Caracas suffered another big power outage on Tuesday. The blackout shut down a hospital and a metro line and left large swaths of the Venezuelan capital without juice for much of the day.
One official response could be an upgrade of oil-rich Venezuela’s antiquated power grid. Another might be more spurious arrests of opposition politicians.
I’m betting on the latter.
That’s because the socialist government of President Nicolás Maduro seems much more skilled at finding scapegoats than at fixing problems.
Venezuela is imploding under crises that include South America’s highest inflation and homicide rates, chronic shortages of basic goods and a currency fiasco. According to Maduro, the causes are sabotage – as his energy minister argued was the case in Tuesday’s outage, though he gave no proof.
It’s not about official incompetence or a negligent lack of infrastructure investment. It’s about U.S.-backed, fascist treason. Like that of the three unnamed Air Force generals Maduro said his government arrested on Tuesday for plotting a coup with unnamed opposition leaders.
Maduro insists that sort of sedition is also behind the ongoing anti-government unrest that began last month – and which so far has left more than 30 people dead, most of them protesters shot or beaten by security forces. For Maduro, the demonstrations have nothing to do with the fact that you can’t venture out after dark in most Venezuelan cities without worrying about being mugged or murdered. Or that when you do go outside it’s often to queue up for hours at a supermarket for scant supplies of rice or toilet paper.
So critics say that rather than take the turmoil as a cue to reset a disastrous, authoritarian policy course, Maduro and other top acolytes of the late revolutionary leader Hugo Chávez have decided to use it as an opportunity to witch-hunt opposition leaders.
Which is why, they add, we’re seeing an increasing number being put in jail or expelled from elected posts. One of the most recent targets was Enzo Scarano, the opposition mayor of San Diego in central Carabobo state, who spoke with NPR South America correspondent Lourdes Garcia-Navarro for her recent report just before he was hauled behind bars last week for 10-and-a-half months for allegedly fomenting violence.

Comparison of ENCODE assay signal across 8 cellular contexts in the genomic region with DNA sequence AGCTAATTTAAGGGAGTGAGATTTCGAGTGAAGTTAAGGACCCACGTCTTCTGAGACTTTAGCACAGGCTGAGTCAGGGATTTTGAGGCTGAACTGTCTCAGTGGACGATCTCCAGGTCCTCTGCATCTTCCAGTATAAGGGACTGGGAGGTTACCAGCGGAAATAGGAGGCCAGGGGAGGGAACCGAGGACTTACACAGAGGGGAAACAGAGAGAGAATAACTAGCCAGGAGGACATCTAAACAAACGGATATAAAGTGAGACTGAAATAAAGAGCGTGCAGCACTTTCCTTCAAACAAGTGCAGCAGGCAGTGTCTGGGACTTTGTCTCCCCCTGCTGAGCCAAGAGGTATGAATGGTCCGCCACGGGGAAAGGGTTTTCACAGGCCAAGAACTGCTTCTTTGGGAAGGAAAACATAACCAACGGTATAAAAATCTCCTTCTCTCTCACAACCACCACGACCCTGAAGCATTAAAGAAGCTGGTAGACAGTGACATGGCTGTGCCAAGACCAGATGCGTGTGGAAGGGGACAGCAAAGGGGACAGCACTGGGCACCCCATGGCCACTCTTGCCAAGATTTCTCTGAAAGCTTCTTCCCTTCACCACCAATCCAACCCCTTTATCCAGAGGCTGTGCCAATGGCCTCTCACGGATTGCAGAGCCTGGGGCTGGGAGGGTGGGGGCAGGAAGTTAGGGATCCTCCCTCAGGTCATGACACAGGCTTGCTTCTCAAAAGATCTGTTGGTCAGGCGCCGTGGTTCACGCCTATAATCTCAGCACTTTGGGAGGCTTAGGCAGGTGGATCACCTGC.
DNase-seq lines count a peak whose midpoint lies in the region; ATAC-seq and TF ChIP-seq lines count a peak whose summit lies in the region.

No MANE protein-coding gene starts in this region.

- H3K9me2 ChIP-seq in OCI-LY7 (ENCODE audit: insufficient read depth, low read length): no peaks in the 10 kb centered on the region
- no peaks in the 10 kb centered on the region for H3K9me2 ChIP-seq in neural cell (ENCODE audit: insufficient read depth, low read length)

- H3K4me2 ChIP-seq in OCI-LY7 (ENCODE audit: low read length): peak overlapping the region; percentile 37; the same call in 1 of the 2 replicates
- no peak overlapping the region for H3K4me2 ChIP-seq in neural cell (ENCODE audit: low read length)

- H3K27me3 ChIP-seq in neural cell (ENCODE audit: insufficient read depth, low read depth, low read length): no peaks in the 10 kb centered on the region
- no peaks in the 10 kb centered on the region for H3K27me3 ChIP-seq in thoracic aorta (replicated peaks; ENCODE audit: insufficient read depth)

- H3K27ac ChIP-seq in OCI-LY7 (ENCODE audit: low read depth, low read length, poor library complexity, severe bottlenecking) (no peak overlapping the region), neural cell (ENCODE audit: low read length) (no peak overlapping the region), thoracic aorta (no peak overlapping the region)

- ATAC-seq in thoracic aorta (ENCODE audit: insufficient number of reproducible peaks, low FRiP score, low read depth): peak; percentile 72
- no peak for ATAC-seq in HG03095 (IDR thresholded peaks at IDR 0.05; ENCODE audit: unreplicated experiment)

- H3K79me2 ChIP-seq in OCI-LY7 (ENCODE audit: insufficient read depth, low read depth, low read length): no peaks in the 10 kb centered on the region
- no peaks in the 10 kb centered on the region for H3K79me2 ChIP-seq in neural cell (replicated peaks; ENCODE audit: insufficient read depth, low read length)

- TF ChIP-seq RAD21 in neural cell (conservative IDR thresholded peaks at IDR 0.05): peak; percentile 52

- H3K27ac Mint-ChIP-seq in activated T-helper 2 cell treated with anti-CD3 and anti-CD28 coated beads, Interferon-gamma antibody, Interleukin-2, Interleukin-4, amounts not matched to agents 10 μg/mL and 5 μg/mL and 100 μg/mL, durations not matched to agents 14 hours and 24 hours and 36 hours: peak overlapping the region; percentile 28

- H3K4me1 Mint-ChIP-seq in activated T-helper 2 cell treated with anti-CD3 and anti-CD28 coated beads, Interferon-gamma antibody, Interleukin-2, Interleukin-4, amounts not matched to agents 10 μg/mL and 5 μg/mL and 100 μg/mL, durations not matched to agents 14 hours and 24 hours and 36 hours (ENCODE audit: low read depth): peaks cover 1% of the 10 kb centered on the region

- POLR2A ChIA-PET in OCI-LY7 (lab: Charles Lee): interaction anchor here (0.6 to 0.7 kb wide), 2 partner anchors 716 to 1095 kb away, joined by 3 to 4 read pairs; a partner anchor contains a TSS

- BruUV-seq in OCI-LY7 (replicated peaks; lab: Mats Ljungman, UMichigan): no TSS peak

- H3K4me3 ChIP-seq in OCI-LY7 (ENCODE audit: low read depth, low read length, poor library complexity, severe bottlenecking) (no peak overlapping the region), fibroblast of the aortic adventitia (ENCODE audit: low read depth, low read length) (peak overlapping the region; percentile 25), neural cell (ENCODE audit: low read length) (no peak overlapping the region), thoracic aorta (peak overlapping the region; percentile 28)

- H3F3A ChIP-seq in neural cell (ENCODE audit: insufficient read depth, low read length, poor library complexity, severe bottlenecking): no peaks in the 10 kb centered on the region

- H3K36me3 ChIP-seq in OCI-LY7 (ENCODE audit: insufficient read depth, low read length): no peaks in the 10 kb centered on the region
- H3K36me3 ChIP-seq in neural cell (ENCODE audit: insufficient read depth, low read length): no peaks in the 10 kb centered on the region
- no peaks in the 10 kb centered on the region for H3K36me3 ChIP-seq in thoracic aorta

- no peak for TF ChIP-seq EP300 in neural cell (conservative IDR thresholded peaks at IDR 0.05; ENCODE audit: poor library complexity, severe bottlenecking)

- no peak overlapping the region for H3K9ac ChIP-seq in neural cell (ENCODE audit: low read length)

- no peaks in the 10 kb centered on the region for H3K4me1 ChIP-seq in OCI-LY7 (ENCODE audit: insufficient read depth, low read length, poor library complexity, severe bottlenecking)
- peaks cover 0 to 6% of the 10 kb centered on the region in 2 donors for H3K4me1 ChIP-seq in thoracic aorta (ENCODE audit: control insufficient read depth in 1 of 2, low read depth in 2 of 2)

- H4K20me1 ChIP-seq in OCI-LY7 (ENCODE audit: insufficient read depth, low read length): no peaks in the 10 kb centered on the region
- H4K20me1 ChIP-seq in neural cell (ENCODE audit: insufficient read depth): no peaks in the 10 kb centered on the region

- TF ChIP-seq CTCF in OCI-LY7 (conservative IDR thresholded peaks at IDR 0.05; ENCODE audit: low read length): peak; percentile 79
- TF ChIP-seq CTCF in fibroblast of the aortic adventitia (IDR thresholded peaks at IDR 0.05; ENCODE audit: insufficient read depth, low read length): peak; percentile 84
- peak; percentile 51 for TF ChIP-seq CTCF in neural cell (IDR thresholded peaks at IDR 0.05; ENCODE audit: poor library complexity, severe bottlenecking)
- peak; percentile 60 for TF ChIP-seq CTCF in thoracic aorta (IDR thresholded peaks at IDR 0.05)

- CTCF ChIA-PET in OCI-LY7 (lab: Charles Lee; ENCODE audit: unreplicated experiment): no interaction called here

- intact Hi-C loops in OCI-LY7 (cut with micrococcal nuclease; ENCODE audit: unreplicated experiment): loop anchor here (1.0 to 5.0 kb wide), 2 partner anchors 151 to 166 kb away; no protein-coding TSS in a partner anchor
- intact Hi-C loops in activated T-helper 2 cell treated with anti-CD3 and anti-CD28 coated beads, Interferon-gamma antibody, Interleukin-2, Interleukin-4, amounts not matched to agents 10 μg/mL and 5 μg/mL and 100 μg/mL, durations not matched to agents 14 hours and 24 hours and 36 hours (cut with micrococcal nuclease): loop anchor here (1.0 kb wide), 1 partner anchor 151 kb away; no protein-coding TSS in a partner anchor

“He was sure that he was going to be arrested,” Garcia-Navarro told me, in large part because “he won his [mayoral] election with 75 percent of the vote. He says that’s the real threat the government feels he presents.”
The same may go for Daniel Ceballos, the opposition mayor of San Cristóbal, the city near Venezuela’s western border where the protests first started. Venezuela’s intelligence service accused him of “civil rebellion,” including “facilitating and supporting all the irrational violence in this city,” said Interior Minister Miguel Rodríguez Torres.
Rodríguez has presented little or no evidence – just as Maduro had none to offer last month when he actually had opposition leader Leopoldo López arrested for murder after a pro-government militant was killed during protests in Caracas. Prosecutors eventually dropped the homicide charge, but López still sits in jail.
On Monday, National Assembly President Diosdado Cabello expelled opposition assembly member María Corina Machado. Her alleged crime: Panama’s representative to the Organization of American States (OAS) yielded his speaking time to Machado last week to let her denounce the arrests and protester deaths. Cabello says that made her a de facto agent of Panama and therefore guilty of treason.
Machado isn’t exactly a nuclear political threat to the Chavista revolution. In 2005 she led an ill-advised boycott of legislative elections that essentially ceded the National Assembly to the socialists, a debacle the opposition needed years to recover from. Still, her loss of parliamentary immunity makes it likely she’ll be arrested herself.
But even if, as Garcia-Navarro says, “the Maduro government has decided the best defense is offense” amid these protests, the kangaroo justice critics accuse it of meting out to the opposition is hardly remedying the social and economic emergencies that sparked the demonstrations.
“The situation has absolutely deteriorated,” says Garcia-Navarro. “The government is of course trying to address” problems like the shortages. But, she notes, those crises have been “15 years in the making, since [Chávez] came into power, so it’s not something [Maduro is] going to be able to fix” any time soon.
In that case, Venezuela’s poorer citizens – who still largely support the revolution – might eventually defect to the largely middle-class opposition in numbers large enough to change the country's polarized political math. But right now, Garcia-Navarro aptly notes, the poor still “feel that the opposition really isn’t speaking to them…or addressing their needs.”
Even so, if Maduro keeps arbitrarily collaring his opponents, the OAS and other hemispheric organizations will have to drop their non-interventionist attitude and take up Venezuela’s worsening human rights situation. More than just the lights are going out in Caracas.
Tim Padgett is WLRN's Americas editor. You can read more of his coverage here.